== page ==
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This is the first of a 3-part series

A comedian once quipped, “If I had my entire life to live over . . . I don’t think I’d have the strength.” Amen! With so many sources of stress in our lives, is it really possible to find peace in regard to the pain of the past, the challenge of present life situations, and the uncertainty of the future? That’s a tall order, but we can accomplish it more and more of the time by knowing and following the principles we will discuss in this series.

Peace is such an important subject: On when I typed “peace” in the scripture search field I got 594 results and when I typed peace in “Search Church Sites” field I found dozens of articles. Of course, the kind of peace we are discussing is not the absence of chaos or war in the world; in fact, it does not depend on outside circumstances at all.

As soon as I began pondering on the subject of peace I thought of a dream I had some years ago at a time of spiritual stress. I’ve shared it previously, but it illustrates the true source of peace so well that I feel impressed to share it again.

In my dream I saw myself driving alone up a narrow mountain road, shivering in the cold of a dark, rainy night. Fear enveloped me. The road had no shoulder; no place I could turn around or pull over, much as I wanted to. I was driving higher and higher up the treacherous mountain that was slick with rain. As I approached a hairpin curve, I suddenly realized I could not hold the road. I’ve never been more terrified as my car sailed off into black, dark nothingness. I was falling, helpless, knowing I was going to die. I could do nothing but give myself totally over to God. As I did so, my fear was swallowed up by the most intense, most amazing peace I have ever known. I felt and saw myself cradled, safe and warm, in the Savior’s loving hands (just like I’ve seen in pictures of the planet earth in Jesus’s hands) and nothing else mattered.

I woke up still wrapped in peace, and sat up in bed, amazed. I pondered in my dark bedroom the symbolic message of the dream. In one of the most perilous circumstances I could imagine, I’d experienced profound peace and been shown that I could trust the Lord no matter what. I soon found two scriptures that validated the reassuring message of my dream: Mormon 5:23, “Know ye not that ye are in the hands of God? Know ye not that he hath all power?” and D&C 67:2, “Behold and lo, mine eyes are upon you, and the heavens and the earth are in mine hands.”

My basic message in this series is that you are in His hands, you are loved, cared about, and upheld, no matter what emotional, financial, or physical peril you may be experiencing. You are not alone, whether you are aware of the Lord’s watchful care or not. As depicted in the familiar picture, Jesus truly stands at the door and knocks, and whenever we open the door, He is there. You can know for certain that the peace I found that night is available for all of us and that it has nothing to do with outward circumstances, but only with turning ourselves over to God and feeling the Spirit.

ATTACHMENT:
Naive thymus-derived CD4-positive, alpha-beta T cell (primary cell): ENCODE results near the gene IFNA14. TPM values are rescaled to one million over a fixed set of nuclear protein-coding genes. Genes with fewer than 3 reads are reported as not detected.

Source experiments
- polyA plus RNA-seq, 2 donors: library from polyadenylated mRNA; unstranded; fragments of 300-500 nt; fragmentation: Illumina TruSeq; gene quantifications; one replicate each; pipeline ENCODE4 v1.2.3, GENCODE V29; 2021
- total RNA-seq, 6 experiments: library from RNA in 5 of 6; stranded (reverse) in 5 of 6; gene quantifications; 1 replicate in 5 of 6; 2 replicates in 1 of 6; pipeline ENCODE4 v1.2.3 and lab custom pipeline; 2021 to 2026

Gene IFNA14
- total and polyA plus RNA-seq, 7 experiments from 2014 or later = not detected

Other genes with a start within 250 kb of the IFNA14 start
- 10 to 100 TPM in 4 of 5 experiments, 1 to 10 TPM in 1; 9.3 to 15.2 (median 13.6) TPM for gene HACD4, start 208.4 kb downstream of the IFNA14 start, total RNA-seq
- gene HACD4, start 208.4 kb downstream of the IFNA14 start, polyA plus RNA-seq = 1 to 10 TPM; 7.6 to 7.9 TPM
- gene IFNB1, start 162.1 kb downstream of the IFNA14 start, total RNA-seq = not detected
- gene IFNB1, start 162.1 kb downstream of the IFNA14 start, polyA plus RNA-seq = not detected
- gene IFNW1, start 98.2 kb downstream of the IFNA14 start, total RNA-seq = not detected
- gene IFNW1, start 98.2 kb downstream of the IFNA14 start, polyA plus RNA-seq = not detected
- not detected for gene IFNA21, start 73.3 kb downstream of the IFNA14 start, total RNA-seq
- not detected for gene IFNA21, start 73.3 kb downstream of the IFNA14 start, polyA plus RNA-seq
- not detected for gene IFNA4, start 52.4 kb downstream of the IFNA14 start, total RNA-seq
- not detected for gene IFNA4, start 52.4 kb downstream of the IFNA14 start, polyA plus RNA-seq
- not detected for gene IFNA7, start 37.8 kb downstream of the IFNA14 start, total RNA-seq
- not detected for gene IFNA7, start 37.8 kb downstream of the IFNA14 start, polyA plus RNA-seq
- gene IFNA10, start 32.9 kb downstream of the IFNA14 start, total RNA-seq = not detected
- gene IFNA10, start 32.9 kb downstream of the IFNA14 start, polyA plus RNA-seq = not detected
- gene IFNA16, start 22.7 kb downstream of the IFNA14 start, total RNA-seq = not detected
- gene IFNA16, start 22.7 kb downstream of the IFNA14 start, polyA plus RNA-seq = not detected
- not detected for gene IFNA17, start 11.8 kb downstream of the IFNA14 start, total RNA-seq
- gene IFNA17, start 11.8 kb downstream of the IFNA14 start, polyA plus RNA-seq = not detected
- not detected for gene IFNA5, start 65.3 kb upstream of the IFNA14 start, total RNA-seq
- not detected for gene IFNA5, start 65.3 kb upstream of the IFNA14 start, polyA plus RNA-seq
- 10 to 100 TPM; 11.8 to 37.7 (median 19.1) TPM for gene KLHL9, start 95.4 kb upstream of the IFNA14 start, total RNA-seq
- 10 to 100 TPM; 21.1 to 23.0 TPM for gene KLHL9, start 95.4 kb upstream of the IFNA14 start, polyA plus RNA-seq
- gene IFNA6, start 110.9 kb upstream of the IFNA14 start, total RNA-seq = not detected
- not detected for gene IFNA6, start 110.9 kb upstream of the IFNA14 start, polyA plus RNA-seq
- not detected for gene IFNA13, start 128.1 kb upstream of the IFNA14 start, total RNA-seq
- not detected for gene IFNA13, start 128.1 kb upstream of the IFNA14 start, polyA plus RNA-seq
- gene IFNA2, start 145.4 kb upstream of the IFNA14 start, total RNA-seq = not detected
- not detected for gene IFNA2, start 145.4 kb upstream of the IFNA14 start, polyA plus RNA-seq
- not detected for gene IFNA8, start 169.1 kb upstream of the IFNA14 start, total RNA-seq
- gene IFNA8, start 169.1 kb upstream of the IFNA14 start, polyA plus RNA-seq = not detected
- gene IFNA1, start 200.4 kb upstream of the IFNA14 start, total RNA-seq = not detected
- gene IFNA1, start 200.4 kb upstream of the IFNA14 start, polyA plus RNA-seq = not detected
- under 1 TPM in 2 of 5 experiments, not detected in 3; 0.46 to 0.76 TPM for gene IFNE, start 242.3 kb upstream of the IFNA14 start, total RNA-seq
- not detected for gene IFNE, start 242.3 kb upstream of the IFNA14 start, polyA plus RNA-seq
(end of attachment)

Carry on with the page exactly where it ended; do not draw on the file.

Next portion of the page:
Does “All Is Well” Mean Smooth Sailing?

When the Saints were in great tribulation they sang, “All is well.” Can we sing “all is well” now in the midst of our own tribulations? Brigham Young said, “I never felt the peace and power of the Almighty more copiously poured upon me than in the keenest part of our trials.” As long as they were right with God, they found inner strength and peace. The same applies to us. In Philippians 4:7, the peace from Christ is called “Peace which passeth understanding” because it seldom seems to make any sense. I’ve felt that kind of peace at the most stressful times of my life: at the hospital standing at the side of a critically injured family member, at the moment of impact when I was in a high-speed three-car freeway accident, at my son’s funeral when I was given the strength to comfort his friends in the midst of my anguish over his suicide. I felt that peace sporadically when I was middle-aged, and found myself divorced with full custody of five sons, the youngest of whom was eleven.

We Have to Keep Doing Our Part

Of course, peace is not a destination. We certainly don’t “arrive” at a place where we can say, “Okay, I’ve found the peace place, now for the rest of my life I’m staying here.” Finding peace is more like finding a testimony—we have to keep doing the things that bring it. The sacrament prayer summarizes what those things are and promises us that if we remember Jesus always we will have His Spirit to be with us. Nothing could be more important than that promise since it is His Spirit that brings peace. Perhaps that promise is, in our day, what the brass serpent was to Moses’s people: a simple “look and live” sort of thing. Yet perhaps because the promise seems so simple and because we repeat it every week, we sometimes overlook the power it possesses.

Think right now of Jesus. Think of the song, “Jesus, name of wondrous love” and see how just thinking those words brings a sweetness and invites the Spirit. Thinking of Jesus, remembering Him, is so often all we have to do to open the door to His peace. But remembering to remember Him is where we get tripped up. When I typed “Remember” in the scripture search field I got 424 results. Almost as many as I found for peace. And there is surely a correlation since it is remembering Jesus that gives us His spirit of peace. I worried for a while that I could never keep my covenant to remember Jesus ALWAYS because I am so inconsistent about everything, and that “always” word sounded perfectionistic. Knowing I could never do it perfectly, I wondered why God would include that word in the Sacrament prayer. Then I realized the wording expresses exactly what God wants for us: He wants us to have the peace that comes when we remember Jesus and have His Spirit to be with us . . . Always. He certainly wouldn’t have us covenant to remember Jesus “some of the time.” And the point is that whenever we remember Him we open ourselves to the Spirit.

Is it Enough to Know the Foundation Principles?